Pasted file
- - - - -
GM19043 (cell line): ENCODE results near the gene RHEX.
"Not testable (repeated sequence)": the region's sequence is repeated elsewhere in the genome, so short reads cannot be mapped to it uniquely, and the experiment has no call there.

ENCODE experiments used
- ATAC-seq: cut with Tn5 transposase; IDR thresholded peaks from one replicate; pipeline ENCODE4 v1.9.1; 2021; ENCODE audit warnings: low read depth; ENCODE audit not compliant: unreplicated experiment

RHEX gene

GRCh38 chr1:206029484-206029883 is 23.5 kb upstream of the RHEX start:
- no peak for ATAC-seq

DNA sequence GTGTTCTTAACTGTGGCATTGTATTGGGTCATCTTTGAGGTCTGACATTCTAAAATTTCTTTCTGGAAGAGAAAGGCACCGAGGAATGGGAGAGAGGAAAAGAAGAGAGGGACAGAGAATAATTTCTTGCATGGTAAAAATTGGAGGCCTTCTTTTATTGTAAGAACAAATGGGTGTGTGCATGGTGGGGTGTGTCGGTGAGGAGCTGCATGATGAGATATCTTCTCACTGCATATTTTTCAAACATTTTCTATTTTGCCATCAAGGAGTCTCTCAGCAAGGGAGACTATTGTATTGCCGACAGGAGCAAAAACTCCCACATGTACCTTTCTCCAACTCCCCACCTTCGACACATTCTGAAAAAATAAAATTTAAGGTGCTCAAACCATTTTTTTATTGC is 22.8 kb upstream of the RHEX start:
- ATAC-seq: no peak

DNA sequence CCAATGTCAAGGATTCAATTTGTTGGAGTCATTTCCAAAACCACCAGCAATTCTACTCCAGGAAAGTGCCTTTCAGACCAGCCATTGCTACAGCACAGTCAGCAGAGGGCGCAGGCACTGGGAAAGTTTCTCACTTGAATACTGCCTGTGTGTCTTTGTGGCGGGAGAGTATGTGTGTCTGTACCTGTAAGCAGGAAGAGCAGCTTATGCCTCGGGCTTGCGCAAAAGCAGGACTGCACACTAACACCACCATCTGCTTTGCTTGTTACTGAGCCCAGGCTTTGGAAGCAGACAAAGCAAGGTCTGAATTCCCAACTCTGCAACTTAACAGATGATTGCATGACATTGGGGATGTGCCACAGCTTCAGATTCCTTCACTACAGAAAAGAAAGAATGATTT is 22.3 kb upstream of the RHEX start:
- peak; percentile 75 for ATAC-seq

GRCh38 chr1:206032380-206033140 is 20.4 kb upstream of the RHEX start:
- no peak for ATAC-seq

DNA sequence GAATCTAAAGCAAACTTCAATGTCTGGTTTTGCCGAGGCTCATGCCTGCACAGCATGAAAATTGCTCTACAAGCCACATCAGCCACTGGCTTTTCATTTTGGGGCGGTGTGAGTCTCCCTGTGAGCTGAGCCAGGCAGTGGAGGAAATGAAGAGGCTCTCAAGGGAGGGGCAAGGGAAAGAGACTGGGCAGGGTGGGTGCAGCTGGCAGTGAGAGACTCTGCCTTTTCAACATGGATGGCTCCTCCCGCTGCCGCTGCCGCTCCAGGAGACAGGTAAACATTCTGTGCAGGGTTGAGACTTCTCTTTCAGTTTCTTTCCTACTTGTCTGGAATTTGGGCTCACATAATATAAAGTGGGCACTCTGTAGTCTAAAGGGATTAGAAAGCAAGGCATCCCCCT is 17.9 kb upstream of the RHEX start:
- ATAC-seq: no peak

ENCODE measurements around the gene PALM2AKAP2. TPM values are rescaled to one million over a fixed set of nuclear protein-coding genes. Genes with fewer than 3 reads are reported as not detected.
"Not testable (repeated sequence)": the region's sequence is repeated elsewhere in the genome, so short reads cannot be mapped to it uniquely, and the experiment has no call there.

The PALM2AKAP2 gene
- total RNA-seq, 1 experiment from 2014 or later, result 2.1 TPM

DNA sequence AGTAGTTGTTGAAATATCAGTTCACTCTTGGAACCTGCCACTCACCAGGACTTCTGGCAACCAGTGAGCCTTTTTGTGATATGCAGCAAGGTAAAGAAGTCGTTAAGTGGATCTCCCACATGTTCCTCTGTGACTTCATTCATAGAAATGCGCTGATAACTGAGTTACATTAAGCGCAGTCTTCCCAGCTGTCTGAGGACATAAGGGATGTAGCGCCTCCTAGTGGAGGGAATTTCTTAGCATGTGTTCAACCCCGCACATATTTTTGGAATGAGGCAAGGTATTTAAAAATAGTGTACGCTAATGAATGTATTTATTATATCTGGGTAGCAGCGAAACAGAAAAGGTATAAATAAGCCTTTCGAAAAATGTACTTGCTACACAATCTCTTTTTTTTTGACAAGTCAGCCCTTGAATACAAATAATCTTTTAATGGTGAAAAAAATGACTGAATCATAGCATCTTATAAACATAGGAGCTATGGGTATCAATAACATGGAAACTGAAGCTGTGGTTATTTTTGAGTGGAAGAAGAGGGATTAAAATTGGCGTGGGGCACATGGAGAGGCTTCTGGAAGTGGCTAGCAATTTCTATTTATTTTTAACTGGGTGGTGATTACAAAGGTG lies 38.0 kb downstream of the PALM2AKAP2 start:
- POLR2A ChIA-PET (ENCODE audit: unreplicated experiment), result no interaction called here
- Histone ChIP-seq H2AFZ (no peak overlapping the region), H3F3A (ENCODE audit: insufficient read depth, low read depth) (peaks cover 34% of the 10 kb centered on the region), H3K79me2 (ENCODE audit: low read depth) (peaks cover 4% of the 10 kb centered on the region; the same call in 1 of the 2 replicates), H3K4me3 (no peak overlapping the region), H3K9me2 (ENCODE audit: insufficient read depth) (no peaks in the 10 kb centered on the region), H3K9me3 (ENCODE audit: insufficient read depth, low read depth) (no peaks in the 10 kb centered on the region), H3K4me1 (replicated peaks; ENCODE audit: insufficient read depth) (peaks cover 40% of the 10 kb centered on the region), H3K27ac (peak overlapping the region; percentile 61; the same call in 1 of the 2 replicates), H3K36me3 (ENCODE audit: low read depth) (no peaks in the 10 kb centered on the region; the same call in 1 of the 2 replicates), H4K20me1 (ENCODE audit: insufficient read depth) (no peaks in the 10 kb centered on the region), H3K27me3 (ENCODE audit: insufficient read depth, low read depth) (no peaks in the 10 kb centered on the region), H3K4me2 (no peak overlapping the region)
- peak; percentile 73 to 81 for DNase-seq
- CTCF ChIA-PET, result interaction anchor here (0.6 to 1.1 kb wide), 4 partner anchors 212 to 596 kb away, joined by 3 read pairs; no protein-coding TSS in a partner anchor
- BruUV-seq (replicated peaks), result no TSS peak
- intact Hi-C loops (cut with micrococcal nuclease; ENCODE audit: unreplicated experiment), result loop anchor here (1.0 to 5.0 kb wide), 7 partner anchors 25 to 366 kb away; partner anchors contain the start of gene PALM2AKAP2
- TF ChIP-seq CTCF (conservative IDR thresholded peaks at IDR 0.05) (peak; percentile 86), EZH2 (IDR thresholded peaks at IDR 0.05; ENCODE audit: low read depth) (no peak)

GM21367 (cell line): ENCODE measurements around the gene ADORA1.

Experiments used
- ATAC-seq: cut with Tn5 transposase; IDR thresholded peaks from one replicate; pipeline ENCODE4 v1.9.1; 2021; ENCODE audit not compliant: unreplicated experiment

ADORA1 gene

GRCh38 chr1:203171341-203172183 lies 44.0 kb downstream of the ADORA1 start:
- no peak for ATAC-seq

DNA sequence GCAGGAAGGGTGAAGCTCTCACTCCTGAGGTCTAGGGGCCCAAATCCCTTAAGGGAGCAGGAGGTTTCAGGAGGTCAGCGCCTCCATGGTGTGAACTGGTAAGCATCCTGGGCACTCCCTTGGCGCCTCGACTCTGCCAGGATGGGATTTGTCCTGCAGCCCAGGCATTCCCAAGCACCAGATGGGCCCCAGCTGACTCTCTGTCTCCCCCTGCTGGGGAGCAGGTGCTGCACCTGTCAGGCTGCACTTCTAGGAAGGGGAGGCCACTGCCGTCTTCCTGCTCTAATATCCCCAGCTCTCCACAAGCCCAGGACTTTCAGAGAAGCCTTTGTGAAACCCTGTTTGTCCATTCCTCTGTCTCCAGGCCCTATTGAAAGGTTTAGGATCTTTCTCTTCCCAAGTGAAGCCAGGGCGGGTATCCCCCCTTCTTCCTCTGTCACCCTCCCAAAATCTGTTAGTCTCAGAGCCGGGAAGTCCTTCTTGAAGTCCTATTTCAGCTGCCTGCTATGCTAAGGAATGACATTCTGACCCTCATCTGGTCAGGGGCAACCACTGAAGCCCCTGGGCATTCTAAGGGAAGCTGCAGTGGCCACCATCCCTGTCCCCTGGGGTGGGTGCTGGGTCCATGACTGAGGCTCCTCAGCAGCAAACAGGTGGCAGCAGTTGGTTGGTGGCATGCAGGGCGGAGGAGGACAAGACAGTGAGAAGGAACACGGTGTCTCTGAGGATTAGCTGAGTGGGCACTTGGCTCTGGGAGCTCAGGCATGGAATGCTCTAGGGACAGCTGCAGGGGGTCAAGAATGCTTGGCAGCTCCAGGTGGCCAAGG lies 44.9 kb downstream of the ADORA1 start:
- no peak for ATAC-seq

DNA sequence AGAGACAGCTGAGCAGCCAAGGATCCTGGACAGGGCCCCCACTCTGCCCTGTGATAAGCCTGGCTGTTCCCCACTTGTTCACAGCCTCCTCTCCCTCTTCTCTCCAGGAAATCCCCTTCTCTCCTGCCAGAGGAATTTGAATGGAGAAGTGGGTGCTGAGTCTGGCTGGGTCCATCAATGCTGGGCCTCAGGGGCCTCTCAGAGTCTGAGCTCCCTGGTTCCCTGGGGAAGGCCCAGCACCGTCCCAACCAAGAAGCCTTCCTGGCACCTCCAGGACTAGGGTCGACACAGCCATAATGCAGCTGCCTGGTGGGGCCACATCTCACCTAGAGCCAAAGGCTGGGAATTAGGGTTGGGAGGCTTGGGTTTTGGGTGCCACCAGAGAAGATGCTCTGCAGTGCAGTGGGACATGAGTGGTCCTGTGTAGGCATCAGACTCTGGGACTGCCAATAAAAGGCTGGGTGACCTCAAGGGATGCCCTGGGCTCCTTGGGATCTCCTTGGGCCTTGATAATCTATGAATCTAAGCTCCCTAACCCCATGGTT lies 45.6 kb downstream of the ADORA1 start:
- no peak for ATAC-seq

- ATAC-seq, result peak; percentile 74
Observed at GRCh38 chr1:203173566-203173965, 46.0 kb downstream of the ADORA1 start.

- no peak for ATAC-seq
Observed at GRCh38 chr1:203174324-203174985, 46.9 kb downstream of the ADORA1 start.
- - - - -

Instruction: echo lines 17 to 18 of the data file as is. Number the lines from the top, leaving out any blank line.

"Not testable (repeated sequence)": the region's sequence is repeated elsewhere in the genome, so short reads cannot be mapped to it uniquely, and the experiment has no call there.

The PALM2AKAP2 gene